A discussion on Indian festivals is incomplete without talking about Dussehra. One of the most renowned festivals celebrated with great pomp and fervour all across the country is Dussehra. Dussehra is a significant Hindu festival that is observed with enthusiasm all over India. As per traditions, this day falls on the last day of Shardiya Navratri and Durga Puja.
According to the Hindu calendar, this pious festival is observed on the Dashami Tithi or the tenth day of the Shukla Paksha or the bright fortnight of the month of Ashwin. This festival falls in September or October as per the Gregorian calendar. Dussehra falls exactly 20 days before Diwali.
The unique thing about Indian festivals is that most of them have a moral lesson, and Dussehra is no exception! This renowned festival celebrates the triumph of good over evil. This auspicious festival teaches everyone that the truth will prevail and will always be victorious.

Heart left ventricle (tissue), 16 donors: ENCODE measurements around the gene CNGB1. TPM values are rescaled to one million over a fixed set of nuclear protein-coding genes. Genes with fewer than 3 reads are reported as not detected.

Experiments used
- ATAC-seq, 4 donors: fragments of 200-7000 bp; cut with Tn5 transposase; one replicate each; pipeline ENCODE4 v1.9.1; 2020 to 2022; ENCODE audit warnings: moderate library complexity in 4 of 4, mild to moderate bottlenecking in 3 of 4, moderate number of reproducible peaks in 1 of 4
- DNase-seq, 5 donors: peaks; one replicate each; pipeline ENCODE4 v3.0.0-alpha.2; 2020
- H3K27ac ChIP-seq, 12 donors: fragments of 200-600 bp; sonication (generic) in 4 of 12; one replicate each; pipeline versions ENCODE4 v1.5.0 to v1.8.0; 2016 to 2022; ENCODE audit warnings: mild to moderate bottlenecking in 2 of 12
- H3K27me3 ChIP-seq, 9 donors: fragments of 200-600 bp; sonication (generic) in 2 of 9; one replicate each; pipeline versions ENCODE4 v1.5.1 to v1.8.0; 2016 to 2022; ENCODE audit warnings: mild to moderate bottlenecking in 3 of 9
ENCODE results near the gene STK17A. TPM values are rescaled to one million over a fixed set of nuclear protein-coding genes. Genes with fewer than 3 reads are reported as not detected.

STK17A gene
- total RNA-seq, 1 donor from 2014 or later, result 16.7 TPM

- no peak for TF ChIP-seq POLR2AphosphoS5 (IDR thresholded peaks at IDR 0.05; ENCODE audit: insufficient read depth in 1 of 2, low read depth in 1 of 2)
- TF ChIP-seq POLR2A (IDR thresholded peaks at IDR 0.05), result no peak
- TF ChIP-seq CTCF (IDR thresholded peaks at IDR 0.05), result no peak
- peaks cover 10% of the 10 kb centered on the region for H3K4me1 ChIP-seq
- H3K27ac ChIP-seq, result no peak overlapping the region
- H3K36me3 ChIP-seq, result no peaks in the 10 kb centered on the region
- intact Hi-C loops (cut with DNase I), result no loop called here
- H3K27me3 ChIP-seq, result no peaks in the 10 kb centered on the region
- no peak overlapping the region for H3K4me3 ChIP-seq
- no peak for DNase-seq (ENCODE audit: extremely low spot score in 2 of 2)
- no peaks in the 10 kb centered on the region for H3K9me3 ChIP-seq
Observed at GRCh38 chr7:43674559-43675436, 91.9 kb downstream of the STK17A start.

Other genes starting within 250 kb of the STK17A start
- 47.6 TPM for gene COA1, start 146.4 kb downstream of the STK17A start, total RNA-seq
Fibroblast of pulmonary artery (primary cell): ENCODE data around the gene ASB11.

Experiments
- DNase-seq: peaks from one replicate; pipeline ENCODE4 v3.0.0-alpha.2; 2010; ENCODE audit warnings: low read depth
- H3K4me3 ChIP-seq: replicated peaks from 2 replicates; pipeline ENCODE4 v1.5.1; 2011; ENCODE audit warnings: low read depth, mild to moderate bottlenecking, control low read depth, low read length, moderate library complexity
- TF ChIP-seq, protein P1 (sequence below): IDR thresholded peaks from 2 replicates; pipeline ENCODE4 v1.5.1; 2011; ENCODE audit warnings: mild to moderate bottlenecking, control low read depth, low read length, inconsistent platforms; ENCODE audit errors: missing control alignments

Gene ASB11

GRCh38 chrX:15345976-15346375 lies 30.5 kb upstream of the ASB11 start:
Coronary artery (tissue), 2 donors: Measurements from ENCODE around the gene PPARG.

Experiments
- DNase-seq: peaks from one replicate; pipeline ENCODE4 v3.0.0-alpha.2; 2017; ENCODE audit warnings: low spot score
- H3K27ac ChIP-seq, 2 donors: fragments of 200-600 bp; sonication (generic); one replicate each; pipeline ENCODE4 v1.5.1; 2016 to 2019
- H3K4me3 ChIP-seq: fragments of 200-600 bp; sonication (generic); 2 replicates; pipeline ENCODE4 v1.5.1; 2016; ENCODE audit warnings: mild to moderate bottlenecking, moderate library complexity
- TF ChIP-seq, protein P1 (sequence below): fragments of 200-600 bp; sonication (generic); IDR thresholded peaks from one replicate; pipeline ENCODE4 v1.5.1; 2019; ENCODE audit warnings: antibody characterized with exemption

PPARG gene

Let’s get to know in detail when Dussehra 2021 will be celebrated? What is the significance of this festival? And what are the rituals and celebrations associated with this festival?
The auspicious date and time of Vijayadashmi or Dussehra 2021 is given below-
Dussehra 2021- 15th October 2021 (Friday)
Vijayadashami 2021- 15th October 2021 (Friday)
Dashami Tithi Begins - 06:52 PM (14th October 2021)
Dashami Tithi Ends- 06:02 PM (15th October 2021)
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Dussehra, also known as Vijayadashami, is a notable festival. It holds great relevance and importance for Indians. According to Hindu mythology, Dussehra is celebrated to mark the day on which Lord Rama achieved victory by killing Ravana, the ten-headed demon king of Lanka. After a fierce and arduous battle for nine days, Lord Rama defeated Ravana on the tenth day and successfully saved Goddess Sita (his wife) from Ravana's captivity.